Clear Light Mindfulness
Clear Light Mindfulness
(Weekend Workshop or Four-Week Series)
“Die before you die,” most famously a statement of the Prophet Mohammad, is a message familiar to contemplatives from around the world and throughout time. And at this time in human history, when all of the world’s wisdom traditions are finally present to one another, it is no coincidence that humanity faces the greatest threats of annihilation it has ever seen. In the light of such unprecedented access to wisdom, it is all the more ironic that this threat comes from humanity itself.
In this process of our species waking up to its collective sense of mortality, not to mention the accelerating potential to give birth to new forms of sentience, it is all the more imperative that we explore the shadow side of materialist and neoliberal life-worlds: the denied and repressed realms of death and dissolution. This exploration must be both personal and collective, and it must include tangible practices and innovative rituals for dying before we die.
When we die as individuals, we have nothing left to lose. And whether it is from the many accounts of contemporary near-death experiences, or from thousands of years of recorded narratives of contemplatives and mystics, the experience of dying before we die is reported to be profoundly liberating. Suddenly the tremendous vitality that is normally diverted into maintaining fear-based paranoias and habits of separation are made available to imbue life with fearlessness, compassion, and celebration.
Similarly, if we were to learn to die and properly mourn as a global society, the endless variety of apocalypses we all fear will have already passed. Just as was the case with our individual fears and bad habits, the various collective ideologies of materialism also feed off the fear of death, and use it to produce more distractions and substitute gratifications, further consolidating their power over those that buy into it. But when the world wakes up to the post-apocalypse that is always and already present, the tremendous natural resources and vitality of the planet that are invested into and wasted by materialist systems of power and control can be reclaimed and celebrated for the common good.
Clear Light Mindfulness takes its name from the Tibetan yoga of death, the meditation on the clear light emptiness nature of mind. It is an exploration of how we can bring the esoteric yogic and contemplative practices of death and dying into a secular framework, and to make them accessible and beneficial to anyone from any tradition or anti-tradition.
Clear Light Mindfulness is also an inquiry into the mindfulness movement itself, into how mindfulness has unreflectively become subsumed into the totalizing agenda of materialist world views and neoliberal systems of power.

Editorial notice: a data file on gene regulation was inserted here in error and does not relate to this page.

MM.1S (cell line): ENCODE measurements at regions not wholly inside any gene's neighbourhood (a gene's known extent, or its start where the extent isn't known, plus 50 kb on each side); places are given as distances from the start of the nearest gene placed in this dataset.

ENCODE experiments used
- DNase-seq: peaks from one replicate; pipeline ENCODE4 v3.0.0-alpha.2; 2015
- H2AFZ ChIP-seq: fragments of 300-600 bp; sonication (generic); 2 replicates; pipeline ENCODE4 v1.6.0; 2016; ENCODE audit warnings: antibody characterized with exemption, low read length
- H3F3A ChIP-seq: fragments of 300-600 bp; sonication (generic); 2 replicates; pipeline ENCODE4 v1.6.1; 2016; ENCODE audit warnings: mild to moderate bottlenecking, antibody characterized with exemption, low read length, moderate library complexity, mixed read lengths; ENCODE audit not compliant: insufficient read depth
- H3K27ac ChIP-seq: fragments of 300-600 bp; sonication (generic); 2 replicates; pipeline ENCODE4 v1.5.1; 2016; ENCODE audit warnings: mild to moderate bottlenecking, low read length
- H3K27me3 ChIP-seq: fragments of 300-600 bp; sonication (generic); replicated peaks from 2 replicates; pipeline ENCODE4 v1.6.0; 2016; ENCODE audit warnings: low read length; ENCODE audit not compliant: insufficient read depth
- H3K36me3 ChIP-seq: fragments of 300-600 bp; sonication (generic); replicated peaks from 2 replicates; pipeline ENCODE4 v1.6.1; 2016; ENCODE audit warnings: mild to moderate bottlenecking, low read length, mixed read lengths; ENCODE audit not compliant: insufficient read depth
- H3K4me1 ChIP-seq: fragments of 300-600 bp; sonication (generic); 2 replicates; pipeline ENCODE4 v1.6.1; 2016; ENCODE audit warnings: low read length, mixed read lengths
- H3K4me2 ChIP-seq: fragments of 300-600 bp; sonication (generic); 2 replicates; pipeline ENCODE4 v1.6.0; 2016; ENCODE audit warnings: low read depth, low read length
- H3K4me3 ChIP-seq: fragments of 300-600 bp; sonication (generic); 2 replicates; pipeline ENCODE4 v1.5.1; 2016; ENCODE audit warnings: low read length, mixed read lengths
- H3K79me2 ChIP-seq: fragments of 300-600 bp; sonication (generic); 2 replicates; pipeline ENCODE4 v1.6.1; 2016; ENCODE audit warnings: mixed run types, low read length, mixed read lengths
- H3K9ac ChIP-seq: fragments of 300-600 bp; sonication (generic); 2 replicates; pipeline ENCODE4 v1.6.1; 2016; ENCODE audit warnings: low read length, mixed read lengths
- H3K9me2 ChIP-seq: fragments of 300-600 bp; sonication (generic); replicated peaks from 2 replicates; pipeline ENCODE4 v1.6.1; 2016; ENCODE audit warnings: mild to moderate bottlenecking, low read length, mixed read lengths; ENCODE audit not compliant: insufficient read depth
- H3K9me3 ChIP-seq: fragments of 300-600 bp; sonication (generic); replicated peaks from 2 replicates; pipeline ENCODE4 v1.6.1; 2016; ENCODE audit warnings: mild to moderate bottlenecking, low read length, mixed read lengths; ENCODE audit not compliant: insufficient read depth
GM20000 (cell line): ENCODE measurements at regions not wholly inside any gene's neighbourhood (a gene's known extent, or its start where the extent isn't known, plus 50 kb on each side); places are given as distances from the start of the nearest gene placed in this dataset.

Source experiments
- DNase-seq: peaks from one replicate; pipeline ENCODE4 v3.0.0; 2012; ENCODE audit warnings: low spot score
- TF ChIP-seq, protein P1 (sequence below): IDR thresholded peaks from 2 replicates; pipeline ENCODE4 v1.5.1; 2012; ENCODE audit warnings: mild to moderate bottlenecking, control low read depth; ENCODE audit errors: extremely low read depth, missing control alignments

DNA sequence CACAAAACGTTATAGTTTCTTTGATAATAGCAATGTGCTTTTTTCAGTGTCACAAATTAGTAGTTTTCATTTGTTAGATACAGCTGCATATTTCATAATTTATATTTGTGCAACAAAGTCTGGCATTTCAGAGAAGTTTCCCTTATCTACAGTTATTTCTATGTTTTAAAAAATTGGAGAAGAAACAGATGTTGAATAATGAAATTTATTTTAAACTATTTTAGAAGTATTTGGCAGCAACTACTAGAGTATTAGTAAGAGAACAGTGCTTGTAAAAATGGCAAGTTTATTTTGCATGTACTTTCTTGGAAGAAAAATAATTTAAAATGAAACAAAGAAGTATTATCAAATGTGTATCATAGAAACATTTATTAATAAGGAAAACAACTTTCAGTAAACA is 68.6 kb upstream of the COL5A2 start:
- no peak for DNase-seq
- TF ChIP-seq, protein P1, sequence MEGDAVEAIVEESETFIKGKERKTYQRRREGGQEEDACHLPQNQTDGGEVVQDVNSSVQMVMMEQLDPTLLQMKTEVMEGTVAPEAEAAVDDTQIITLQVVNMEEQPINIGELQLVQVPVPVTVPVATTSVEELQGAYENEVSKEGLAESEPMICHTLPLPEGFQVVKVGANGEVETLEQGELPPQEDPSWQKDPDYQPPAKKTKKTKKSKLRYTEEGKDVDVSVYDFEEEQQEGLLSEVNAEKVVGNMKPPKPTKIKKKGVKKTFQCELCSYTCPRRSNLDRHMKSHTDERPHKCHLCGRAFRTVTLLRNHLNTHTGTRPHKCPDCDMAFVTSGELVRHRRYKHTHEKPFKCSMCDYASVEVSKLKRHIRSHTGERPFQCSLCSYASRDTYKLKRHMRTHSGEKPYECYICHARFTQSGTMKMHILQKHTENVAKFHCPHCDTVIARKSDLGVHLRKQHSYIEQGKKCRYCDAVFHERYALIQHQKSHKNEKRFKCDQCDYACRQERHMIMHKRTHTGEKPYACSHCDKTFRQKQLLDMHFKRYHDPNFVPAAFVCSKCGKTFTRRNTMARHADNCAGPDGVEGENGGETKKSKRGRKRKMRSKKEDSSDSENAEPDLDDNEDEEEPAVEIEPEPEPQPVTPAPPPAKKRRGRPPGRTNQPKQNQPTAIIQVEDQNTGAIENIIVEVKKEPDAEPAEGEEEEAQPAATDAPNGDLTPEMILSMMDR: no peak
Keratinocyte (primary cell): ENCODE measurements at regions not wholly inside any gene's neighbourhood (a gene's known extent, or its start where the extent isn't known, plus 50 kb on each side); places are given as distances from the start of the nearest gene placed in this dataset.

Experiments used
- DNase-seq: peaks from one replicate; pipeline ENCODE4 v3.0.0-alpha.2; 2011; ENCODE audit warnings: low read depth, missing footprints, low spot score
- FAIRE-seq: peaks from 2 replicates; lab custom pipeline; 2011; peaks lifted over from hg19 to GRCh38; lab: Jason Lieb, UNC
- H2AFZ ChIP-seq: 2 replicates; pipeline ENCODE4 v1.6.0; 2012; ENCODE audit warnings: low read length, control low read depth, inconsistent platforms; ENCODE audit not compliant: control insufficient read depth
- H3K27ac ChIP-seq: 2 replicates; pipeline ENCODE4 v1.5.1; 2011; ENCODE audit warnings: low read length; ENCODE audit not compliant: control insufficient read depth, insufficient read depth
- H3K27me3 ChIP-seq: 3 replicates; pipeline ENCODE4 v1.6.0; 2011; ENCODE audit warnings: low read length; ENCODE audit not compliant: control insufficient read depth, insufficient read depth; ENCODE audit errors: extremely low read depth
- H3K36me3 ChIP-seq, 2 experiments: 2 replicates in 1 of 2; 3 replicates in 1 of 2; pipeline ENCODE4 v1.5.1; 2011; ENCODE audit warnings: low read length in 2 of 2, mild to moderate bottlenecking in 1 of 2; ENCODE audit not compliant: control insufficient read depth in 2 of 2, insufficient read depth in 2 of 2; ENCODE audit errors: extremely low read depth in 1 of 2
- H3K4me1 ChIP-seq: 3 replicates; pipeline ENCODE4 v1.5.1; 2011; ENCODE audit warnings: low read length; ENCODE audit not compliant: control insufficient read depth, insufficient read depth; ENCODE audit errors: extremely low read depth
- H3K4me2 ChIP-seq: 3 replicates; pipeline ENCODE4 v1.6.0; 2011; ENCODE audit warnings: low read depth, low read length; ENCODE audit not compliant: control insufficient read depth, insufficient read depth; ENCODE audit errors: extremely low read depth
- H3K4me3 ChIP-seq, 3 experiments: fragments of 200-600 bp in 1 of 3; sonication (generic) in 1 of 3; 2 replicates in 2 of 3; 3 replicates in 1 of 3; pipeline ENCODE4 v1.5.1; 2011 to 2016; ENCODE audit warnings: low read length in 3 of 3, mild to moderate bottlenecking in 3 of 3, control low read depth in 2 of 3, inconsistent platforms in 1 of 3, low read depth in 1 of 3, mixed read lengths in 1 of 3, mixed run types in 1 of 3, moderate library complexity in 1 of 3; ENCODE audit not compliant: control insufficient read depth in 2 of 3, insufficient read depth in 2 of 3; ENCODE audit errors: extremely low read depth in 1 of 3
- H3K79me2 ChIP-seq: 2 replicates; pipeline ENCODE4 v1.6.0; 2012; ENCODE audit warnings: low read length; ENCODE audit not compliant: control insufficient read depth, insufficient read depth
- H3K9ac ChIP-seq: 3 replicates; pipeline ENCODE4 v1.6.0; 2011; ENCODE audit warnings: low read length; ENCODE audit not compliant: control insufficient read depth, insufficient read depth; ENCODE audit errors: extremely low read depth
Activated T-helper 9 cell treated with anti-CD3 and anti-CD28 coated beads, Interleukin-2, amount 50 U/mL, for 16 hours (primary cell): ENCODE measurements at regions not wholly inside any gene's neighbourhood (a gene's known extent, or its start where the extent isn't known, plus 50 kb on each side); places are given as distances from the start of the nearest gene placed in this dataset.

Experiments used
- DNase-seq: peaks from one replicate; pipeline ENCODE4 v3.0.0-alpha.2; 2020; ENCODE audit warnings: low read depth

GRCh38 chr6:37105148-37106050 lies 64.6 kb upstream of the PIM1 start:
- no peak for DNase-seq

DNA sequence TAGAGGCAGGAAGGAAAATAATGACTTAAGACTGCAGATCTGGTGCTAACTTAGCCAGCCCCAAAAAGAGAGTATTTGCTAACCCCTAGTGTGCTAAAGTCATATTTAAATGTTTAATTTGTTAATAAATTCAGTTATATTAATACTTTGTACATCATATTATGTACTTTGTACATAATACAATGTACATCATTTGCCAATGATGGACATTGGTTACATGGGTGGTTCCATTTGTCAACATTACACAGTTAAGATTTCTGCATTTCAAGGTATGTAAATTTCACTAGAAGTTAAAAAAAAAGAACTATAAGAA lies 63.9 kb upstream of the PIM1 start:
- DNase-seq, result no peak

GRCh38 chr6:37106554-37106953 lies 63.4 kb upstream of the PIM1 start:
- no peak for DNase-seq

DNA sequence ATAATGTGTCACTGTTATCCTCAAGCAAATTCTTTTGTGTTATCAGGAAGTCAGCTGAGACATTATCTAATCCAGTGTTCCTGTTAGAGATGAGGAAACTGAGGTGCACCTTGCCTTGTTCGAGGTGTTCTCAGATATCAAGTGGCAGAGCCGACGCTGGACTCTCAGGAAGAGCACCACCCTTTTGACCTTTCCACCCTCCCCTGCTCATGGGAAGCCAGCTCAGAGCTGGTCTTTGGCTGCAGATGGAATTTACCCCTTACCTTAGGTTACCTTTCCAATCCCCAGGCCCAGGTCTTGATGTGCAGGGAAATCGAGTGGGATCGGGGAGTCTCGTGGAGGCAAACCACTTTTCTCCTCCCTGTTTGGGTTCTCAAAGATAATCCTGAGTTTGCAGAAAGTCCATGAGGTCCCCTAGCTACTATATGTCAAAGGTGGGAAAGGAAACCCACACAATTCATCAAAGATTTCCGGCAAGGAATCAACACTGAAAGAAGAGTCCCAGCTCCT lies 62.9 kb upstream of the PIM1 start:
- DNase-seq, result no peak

Moving from critique to positive social applications, Clear Light Mindfulness also explores how we can fully mourn as a society, so that the unsustainable life-worlds we inhabit can be liberated through practices of relational mindfulness, modern forms of creative ritual, and the uncontrived sacredness of the natural world.
The course is divided into two sections:
- Dying Before You Die
- Mindfulness in the Post-Apocalypse: Sacredness in Society
Section one explores how we as individuals are conditioned by a fear of death, and how we might become free of this fear through practices the familiarize us with groundlessness, relativity, and the unborn nature of our awareness.
Section two turns a critical lens on the social dimensions of the mindfulness movement, and explores how a post-apocalyptic (or sacred) view of nature and society has the power to affect social transformation. Relational mindfulness practices and group practices inspired by Johanna Macy’s Work That Reconnects are coupled with practices to develop compassion and a sense of humor about “Living in the End Times.”
Mindfulness must not stop at stress-reduction.
Clear Light Mindfulness is about challenging our practice to approach the deeper questions of life, and to prepare for a death of full presence.
How can we cut through our physical, emotional, and existential baggage to the person we truly are?
How do we live freely and die wakefully?
How can we bring deep self-compassion and compassionate care into our relationships and society?
Is Mindfulness part of the problem?
Bringing a self-critical lens to the mindfulness movement is essential for ensuring the authenticity of the practice. It is essential to ask the difficult questions about how we use our practice to avoid relating with painful aspects of ourselves and the world.
Is mindfulness a distortion or evolution of traditional contemplative techniques?
Has mindfulness been coopted by neoliberal agendas and materialist world-views?
What does the science really say?
Scholarship and dialogue is an essential part of the approach of Clear Light Mindfulness.